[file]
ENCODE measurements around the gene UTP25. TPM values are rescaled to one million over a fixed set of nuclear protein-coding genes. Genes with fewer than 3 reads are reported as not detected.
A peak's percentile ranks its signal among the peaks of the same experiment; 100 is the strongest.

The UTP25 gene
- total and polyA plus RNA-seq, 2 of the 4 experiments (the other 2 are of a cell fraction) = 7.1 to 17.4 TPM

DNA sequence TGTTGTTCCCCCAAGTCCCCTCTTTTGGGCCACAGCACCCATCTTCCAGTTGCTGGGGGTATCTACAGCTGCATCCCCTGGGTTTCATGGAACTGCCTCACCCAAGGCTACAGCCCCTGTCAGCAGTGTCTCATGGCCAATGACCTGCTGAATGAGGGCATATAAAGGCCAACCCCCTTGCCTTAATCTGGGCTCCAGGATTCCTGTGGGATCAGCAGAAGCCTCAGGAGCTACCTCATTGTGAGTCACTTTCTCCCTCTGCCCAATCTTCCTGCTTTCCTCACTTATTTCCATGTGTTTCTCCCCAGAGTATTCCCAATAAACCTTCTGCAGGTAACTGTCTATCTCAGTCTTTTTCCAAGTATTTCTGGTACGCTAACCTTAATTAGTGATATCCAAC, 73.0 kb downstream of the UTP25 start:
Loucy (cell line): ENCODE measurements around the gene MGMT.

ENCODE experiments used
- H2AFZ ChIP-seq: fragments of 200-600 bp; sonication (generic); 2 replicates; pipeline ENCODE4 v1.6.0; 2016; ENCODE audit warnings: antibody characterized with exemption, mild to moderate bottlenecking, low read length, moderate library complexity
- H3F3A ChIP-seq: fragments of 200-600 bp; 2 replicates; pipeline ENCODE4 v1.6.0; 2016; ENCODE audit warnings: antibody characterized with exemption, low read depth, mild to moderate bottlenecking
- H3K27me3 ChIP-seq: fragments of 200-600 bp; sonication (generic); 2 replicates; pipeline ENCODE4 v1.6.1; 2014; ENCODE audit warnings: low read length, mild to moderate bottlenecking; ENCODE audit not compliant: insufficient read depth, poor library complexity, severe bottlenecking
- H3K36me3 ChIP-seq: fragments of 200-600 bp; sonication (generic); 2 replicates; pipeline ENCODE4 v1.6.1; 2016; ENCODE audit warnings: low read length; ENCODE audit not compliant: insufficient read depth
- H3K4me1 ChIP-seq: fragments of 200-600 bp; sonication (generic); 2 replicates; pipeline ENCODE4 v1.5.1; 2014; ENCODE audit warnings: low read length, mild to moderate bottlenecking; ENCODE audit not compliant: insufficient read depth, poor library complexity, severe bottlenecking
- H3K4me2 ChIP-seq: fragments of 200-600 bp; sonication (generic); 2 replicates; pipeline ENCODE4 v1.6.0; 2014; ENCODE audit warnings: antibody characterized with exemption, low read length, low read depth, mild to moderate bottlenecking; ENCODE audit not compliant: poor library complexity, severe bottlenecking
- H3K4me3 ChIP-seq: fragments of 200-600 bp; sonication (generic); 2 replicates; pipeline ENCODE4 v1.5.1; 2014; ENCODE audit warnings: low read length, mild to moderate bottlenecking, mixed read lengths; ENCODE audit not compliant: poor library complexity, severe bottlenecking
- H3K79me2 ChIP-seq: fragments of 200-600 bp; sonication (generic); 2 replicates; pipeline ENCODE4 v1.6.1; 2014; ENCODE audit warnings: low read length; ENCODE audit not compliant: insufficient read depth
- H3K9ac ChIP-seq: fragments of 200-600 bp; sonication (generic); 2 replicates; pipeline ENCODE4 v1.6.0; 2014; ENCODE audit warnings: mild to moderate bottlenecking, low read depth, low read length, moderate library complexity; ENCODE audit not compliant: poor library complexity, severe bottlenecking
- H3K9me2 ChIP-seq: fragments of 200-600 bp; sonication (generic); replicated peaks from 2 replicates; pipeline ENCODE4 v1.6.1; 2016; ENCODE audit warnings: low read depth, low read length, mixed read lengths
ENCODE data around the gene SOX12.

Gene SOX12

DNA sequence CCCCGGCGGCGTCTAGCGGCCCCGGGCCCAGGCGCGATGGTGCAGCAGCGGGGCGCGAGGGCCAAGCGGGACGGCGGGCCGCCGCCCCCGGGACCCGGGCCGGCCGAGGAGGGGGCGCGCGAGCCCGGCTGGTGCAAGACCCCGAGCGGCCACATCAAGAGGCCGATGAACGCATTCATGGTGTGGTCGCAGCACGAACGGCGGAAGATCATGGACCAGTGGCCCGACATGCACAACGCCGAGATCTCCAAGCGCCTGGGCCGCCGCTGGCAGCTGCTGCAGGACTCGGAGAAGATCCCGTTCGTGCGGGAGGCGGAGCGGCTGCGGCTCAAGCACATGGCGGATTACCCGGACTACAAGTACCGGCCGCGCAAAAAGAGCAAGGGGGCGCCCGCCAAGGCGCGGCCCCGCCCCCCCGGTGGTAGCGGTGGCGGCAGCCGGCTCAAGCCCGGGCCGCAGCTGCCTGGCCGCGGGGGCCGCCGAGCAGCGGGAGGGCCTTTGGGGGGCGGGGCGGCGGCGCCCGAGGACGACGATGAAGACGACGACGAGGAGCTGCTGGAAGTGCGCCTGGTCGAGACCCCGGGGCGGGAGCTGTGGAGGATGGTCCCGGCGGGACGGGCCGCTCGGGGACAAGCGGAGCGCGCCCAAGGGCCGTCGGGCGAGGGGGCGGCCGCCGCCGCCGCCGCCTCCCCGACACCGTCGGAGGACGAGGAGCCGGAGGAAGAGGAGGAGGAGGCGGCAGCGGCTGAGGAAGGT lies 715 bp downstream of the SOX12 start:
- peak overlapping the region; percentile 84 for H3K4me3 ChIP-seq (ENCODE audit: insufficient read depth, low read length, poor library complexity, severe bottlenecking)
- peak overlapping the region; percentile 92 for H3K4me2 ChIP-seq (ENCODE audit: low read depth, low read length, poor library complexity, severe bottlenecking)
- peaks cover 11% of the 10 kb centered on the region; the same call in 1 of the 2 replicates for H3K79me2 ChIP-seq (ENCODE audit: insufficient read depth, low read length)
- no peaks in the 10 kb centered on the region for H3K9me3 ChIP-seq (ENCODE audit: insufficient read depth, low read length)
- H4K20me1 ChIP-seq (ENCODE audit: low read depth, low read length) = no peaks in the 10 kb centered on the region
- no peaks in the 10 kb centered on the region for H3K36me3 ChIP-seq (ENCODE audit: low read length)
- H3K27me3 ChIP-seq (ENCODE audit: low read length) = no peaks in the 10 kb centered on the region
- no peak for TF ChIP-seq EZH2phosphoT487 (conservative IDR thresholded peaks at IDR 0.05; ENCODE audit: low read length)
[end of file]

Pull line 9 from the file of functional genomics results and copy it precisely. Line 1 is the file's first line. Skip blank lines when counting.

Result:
- H3F3A ChIP-seq: fragments of 200-600 bp; 2 replicates; pipeline ENCODE4 v1.6.0; 2016; ENCODE audit warnings: antibody characterized with exemption, low read depth, mild to moderate bottlenecking